Strengthening the reporting of genetic risk prediction studies (GRIPS): Explanation and elaboration

A. Cecile J.W. Janssens, John P.A. Ioannidis, Sara Bedrosian, Paolo Boffetta, Siobhan M. Dolan, Nicole Dowling, Isabel Fortier, Andrew N. Freedman, Jeremy M. Grimshaw, Jeffrey Gulcher, Marta Gwinn, Mark A. Hlatky, Holly Janes, Peter Kraft, Stephanie Melillo, Christopher J. O'Donnell, Michael J. Pencina, David Ransohoff, Sheri D. Schully, Daniela SeminaraDeborah M. Winn, Caroline F. Wright, Cornelia M. Van Duijn, Julian Little, Muin J. Khoury

Research output: Contribution to journalArticlepeer-review

7 Scopus citations


The rapid and continuing progress in gene discovery for complex diseases is fueling interest in the potential application of genetic risk models for clinical and public health practice. The number of studies assessing the predictive ability is steadily increasing, but they vary widely in completeness of reporting and apparent quality. Transparent reporting of the strengths and weaknesses of these studies is important to facilitate the accumulation of evidence on genetic risk prediction. A multidisciplinary workshop sponsored by the Human Genome Epidemiology Network developed a checklist of 25 items recommended for strengthening the reporting of Genetic RIsk Prediction Studies (GRIPS), building on the principles established by previous reporting guidelines. These recommendations aim to enhance the transparency, quality and completeness of study reporting, and thereby to improve the synthesis and application of information from multiple studies that might differ in design, conduct or analysis.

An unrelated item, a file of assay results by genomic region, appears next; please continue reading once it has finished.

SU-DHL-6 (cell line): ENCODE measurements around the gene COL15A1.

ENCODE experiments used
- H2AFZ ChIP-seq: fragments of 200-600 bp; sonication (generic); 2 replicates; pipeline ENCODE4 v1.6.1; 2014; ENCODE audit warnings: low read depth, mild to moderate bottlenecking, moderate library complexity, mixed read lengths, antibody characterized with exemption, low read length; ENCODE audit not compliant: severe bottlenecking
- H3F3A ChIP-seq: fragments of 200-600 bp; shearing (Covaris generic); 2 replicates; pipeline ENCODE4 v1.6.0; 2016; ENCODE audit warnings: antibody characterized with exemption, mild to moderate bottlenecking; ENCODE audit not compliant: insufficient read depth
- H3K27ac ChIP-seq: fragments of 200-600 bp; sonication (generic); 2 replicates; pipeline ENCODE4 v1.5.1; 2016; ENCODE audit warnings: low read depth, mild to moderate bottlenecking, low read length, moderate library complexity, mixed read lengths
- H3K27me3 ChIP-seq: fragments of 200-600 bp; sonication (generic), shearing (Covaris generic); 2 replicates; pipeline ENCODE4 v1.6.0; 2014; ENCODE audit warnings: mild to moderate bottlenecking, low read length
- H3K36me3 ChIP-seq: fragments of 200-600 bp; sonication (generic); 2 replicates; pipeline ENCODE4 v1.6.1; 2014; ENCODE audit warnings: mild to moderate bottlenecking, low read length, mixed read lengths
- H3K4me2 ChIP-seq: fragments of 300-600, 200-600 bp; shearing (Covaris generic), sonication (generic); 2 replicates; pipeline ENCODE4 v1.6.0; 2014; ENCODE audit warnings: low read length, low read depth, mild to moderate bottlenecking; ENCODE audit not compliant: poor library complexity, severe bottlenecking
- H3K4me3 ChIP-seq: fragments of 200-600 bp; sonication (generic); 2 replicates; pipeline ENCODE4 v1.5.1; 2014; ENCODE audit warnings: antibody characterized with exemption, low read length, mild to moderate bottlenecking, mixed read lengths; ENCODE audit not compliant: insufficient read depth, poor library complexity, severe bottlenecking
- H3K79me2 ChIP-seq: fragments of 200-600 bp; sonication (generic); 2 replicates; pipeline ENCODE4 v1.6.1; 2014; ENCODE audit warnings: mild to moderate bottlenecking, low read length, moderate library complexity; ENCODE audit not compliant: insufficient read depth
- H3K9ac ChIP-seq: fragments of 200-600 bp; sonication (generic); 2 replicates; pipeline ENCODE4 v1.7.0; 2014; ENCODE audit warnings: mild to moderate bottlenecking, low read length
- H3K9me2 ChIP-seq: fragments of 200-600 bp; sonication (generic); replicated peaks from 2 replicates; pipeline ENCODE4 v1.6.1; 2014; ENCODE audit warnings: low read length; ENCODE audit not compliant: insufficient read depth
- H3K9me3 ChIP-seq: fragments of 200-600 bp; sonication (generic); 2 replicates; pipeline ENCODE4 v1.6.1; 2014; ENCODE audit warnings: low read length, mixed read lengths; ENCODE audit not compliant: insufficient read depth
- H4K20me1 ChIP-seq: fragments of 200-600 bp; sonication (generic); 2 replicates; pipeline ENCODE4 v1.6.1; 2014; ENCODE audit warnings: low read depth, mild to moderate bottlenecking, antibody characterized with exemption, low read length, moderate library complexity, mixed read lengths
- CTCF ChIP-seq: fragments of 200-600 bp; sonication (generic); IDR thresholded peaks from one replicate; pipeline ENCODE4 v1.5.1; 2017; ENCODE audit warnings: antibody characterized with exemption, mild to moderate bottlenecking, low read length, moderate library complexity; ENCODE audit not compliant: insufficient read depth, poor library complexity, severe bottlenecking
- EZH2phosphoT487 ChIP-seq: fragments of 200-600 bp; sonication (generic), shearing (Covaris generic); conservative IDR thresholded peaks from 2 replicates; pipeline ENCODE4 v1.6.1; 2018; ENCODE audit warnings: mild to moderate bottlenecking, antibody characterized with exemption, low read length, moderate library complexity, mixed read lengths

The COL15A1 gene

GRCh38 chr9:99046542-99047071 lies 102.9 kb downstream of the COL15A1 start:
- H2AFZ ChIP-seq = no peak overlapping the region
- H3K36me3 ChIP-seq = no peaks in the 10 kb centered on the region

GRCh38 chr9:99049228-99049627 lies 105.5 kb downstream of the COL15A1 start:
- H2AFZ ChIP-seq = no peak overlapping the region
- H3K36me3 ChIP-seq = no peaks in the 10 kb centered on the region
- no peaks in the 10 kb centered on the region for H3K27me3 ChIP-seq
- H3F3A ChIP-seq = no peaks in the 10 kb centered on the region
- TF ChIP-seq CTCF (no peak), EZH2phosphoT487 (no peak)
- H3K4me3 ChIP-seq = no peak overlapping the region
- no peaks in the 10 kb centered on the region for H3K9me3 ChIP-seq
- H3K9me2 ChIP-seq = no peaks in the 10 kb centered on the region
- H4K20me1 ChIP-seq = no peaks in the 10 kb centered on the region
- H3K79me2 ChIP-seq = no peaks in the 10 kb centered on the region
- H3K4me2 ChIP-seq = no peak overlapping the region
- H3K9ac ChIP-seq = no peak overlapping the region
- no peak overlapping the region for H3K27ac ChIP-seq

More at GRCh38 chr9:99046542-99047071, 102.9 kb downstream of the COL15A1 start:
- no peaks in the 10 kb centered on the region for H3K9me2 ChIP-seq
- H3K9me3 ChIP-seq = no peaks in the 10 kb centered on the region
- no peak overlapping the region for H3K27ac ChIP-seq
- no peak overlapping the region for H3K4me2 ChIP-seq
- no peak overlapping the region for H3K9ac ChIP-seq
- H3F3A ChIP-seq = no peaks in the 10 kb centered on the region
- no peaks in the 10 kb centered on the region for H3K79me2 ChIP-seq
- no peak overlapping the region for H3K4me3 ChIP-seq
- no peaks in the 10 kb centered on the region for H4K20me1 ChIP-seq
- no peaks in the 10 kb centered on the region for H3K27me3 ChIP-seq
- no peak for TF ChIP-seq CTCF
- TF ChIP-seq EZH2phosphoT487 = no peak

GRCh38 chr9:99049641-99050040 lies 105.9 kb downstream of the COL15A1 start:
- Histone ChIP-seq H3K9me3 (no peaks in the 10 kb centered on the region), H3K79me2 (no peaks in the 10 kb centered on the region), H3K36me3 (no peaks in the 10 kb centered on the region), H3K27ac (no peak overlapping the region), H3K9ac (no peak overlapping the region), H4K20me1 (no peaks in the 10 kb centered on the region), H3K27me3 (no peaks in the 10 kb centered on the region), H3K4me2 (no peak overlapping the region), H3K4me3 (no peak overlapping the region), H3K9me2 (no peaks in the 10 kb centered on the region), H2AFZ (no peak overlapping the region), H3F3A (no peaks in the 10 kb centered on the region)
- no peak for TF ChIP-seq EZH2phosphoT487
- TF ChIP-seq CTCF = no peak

Original languageEnglish
Pages (from-to)493
Number of pages1
JournalEuropean Journal of Human Genetics
Issue number5
StatePublished - May 2011


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